Candidates for Washington State's 12th legislative district met Tuesday night on the Wenatchee Valley College campus to debate education-related topics.

State Representative Mike Steele and candidates Valerie Sarratt, Keith Goehner and Dr. Ann Diamond were all on hand in the Grove Recital Hall for the debate hosted by the Apple STEM (science, technology, engineering and mathematics) Network. The candidates were divided into pairs to reflect the legislative seats they were running for, as Goehner and Diamond are vying for the 12th district position one seat while Steele and Sarratt have been squaring off for position two.

Dr. Andy Shouse, Chief Program Officer for Washington STEM, was on hand to moderate the debate. His questions mainly centered around education and STEM specifically.

Each candidate was given roughly a minute for introductions as well as two minutes for every question asked. Questions usually differed between the pairs of candidates.

While all the candidates agreed that education reform was necessary, as was funding STEM curriculum, differences in application and values were apparent. Dr. Shouse asked the position one candidates, "Do you believe that STEM skills are critical for all students in our region?"

Dr. Ann Diamond was selected as first to answer.

"To me math is a life skill." said Dr. Diamond, "If you don't know how to balance your checkbook, if you don't know how to tackle a simple financial problem, [then] I would point out that there are 44 million students in debt right now. That's more than one tenth of this country. And we are doing [them] a disservice if we are not educating our students on how to handle their finances so that they can move forward with their careers and advance."

Next came Keith Goehner's chance to tackle the same question.

"We think about and we talk about the 21st century." responded Goehner, "There are some really neat opportunities for employment in the 21st century. But there's still some opportunities for employment that date back many many centuries that people, as I mentioned, find great fulfillment in and I think we need to value everyone's desires and give them the skills to make the choices, and to find great fulfillment, in their life's work."

The debating between State Representative Mike Steele and Valerie Sarratt provided an interesting contrast. Steele, being the only incumbent on the stage, had a more polished approach to the questions. Sarratt, however, had the advantage of being the only working teacher amongst the group.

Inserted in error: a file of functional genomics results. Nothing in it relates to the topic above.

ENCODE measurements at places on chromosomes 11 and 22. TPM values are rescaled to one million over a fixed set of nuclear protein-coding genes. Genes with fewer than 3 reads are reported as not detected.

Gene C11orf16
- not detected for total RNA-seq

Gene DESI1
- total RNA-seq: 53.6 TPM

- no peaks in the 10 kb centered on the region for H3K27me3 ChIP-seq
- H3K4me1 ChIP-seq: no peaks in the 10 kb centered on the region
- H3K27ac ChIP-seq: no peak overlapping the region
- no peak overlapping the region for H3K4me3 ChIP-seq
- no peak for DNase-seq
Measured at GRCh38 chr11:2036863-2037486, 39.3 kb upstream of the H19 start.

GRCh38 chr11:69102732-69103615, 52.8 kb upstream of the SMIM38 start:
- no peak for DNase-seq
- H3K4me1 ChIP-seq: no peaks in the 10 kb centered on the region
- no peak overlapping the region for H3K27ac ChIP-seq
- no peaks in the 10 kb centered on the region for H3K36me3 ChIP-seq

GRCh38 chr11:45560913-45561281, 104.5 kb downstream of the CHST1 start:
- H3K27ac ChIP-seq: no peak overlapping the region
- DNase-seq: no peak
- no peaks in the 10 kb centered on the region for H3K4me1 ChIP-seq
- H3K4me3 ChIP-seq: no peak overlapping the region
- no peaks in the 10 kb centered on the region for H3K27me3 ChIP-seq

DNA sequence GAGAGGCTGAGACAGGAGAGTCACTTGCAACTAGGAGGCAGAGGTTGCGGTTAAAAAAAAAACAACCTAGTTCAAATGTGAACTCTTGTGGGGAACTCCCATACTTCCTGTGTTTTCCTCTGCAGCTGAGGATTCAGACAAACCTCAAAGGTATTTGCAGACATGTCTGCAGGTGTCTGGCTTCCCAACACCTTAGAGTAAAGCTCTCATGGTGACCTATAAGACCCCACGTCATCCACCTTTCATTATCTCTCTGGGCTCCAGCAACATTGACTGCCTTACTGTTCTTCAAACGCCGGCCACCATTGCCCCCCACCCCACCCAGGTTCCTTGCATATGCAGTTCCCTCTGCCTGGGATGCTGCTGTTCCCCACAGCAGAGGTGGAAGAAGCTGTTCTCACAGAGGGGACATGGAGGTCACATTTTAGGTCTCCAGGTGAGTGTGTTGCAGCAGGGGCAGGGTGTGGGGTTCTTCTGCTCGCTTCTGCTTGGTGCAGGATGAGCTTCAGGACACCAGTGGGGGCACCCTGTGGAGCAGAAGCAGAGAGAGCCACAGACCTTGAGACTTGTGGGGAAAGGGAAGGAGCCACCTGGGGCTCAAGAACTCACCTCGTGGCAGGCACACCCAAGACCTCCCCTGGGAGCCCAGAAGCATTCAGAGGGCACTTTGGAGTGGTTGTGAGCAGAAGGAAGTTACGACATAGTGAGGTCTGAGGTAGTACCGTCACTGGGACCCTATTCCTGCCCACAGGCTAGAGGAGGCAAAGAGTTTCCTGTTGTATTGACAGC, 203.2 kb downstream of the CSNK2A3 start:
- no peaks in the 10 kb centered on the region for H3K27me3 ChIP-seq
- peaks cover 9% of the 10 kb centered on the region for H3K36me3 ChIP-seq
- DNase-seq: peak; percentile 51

At one point Dr. Shouse asked Steele and Sarratt, "What needs to be done to ensure that high quality early education is provided for all students, especially those most under-served?"

"One of the things I've been focused on is preschool teachers and the gap that they have in their pay compared to their cohorts in regular elementary school." began Sarratt, "I think preschool is when we have to get the students to start thinking in mathematical terms. Not just in terms of, say, helping them to count and do the very basic mathematical ideas but actually introducing ideas like decimal numbers, like fractions."

Responded Steele, "One of the things that I've been focused on is how we're funding ECEAP and early childhood development and what that looks like for our early students. Especially in rural communities like ours. How do we get those community services out to those kids, how do we reach those kids and those families, and how do we engage them in a meaningful way that says, 'This is a really important moment of your child's education and it can't be left off the table."

After the debate, the candidates made themselves available to WVC students for short questions before eventually exiting the building.

Both district 12 seats will be decided by voters Tuesday, November 6th. For full election coverage go to



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